const tx = await arb.connect(owner).dualDexTrade(router1, router2, baseToken, token2, amount);
await tx.wait();

Note that there is some logic to handle too many trades at any one time. I found that executing too quickly didn’t give the RPC nodes a chance to catch up which gave duplicate nonce errors. There is a hardhat module called NonceManager but I couldn’t get it to work consistently.

Another consistent headache is working with BigNumbers in Javascript. Token balances are huge because they have 18 decimals and 1 ETH is handled in wei as a BigNumber 1e18. There is a BigNumber library built in to Ethers utils but I’d recommend thoroughly testing any kind of computation or comparisons using BigNumber values.


Results Trading On Aurora

I allocated about $20 of capital to each base asset and after 12 hours of testing I ended up with the following results:

#  weth: 69.58bps
#  wnear: 966.04bps
#  usdt: 124.10bps
#  aurora: 7.26bps
#  atust: 585.36bps
#  pad: 0.00bps
#  usdc: 194.33bps

This is in basis points (percent of a percent) so wNear was the top performer which provided a 9.66% return in less than a day.

The issue is that it doesn’t scale well. The obvious next step was to start deploying more capital and the following evening I ran it with about $300 in each pool.


#  weth: 8bps  (0bps/hr)
#  atust: 0bps  (0bps/hr)
#  wnear: 192bps  (0bps/hr)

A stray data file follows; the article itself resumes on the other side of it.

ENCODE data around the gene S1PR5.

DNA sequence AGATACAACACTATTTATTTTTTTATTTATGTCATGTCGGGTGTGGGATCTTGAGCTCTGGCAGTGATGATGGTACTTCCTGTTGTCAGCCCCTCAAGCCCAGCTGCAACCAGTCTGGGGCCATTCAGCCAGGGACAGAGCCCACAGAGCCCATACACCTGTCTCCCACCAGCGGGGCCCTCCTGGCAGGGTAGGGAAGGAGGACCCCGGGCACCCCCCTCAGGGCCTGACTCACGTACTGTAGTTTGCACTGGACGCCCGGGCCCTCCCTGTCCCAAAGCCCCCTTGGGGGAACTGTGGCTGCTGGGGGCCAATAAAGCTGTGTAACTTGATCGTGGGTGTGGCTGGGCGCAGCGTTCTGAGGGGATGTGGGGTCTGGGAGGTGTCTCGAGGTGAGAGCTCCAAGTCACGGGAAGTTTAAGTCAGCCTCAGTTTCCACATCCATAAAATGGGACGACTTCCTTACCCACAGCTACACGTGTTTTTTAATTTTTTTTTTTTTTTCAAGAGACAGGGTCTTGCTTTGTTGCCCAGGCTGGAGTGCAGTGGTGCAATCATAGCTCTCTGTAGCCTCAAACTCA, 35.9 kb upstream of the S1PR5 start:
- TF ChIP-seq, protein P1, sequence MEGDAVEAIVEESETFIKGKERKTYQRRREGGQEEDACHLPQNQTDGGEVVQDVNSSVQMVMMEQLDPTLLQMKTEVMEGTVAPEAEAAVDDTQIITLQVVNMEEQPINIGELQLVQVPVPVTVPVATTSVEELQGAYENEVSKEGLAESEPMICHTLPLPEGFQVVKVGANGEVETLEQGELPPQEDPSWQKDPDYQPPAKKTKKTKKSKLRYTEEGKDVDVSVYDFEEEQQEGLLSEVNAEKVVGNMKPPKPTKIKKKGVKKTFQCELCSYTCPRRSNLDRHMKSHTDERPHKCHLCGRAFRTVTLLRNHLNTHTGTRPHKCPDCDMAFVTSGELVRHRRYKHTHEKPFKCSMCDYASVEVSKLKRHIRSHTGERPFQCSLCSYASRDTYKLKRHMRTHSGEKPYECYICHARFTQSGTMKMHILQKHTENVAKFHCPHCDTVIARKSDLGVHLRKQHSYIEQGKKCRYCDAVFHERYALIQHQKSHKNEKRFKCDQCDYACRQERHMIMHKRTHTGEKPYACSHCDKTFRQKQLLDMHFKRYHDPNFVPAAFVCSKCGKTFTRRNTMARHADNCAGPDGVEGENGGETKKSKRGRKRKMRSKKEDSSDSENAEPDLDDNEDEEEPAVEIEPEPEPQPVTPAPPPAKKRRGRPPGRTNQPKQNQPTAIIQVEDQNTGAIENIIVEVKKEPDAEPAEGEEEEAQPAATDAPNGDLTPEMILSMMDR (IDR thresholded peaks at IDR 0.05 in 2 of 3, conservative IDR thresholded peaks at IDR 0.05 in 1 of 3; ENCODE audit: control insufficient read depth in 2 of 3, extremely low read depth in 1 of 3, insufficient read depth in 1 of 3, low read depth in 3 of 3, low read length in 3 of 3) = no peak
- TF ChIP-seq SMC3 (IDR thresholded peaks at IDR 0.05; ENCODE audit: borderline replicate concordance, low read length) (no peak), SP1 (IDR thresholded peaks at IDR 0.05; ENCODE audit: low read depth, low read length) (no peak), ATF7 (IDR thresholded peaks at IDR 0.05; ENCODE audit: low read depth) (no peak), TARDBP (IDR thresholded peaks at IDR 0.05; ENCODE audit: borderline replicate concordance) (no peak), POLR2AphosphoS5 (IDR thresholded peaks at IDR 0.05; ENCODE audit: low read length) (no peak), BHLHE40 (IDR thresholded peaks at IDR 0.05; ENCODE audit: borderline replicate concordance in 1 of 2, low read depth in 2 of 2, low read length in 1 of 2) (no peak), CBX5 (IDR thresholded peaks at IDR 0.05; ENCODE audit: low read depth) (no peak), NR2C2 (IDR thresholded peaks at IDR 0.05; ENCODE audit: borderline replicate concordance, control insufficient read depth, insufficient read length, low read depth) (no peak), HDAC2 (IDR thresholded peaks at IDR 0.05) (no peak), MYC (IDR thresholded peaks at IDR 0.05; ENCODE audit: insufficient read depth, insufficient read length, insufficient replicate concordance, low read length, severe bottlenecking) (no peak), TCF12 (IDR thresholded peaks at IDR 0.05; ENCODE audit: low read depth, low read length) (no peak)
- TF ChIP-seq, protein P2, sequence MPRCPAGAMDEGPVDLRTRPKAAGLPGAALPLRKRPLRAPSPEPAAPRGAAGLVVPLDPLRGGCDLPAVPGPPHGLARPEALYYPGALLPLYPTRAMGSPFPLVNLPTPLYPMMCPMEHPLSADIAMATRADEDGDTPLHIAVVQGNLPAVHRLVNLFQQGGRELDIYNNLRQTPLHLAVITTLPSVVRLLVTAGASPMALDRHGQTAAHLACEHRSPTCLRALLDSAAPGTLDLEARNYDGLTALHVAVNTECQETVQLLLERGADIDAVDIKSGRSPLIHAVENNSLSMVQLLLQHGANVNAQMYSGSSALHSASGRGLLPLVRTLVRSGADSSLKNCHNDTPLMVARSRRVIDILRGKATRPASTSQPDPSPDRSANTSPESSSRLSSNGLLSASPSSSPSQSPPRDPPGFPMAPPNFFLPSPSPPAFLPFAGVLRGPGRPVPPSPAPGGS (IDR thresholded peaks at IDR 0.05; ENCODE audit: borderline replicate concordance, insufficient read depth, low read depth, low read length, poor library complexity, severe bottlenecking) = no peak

#  aurora: 3bps  (0bps/hr)
#  usdc: 2bps  (0bps/hr)
#  usdt: 36bps  (0bps/hr)

wNear again was the highest performer with just under a 2% return. Still very good but only $6 in the grand scheme of things. The more capital you allocate the less opportunities there are for trades because the slippage increases and makes them unprofitable.

For low volume there are some excellent returns to be had trading on small decentralised exchanges. Risk is limited to counterparty risk with the DEX’s and any bugs in our own smart contracts.

Once this is published the opportunity will likely be gone and the code is provided as an educational tool and starting point rather than something to git clone and profit with directly. Also note that the code is unaudited and not production ready to be used for financial transactions.

Here are some of the most profitable transactions that from that testing period:-

$2 USDThttps://explorer.mainnet.aurora.dev/tx/0x06461ac7c56d1e973b2011640dfc9b9d4340a457d4419354eaead4eb4bdfabbd/token-transfers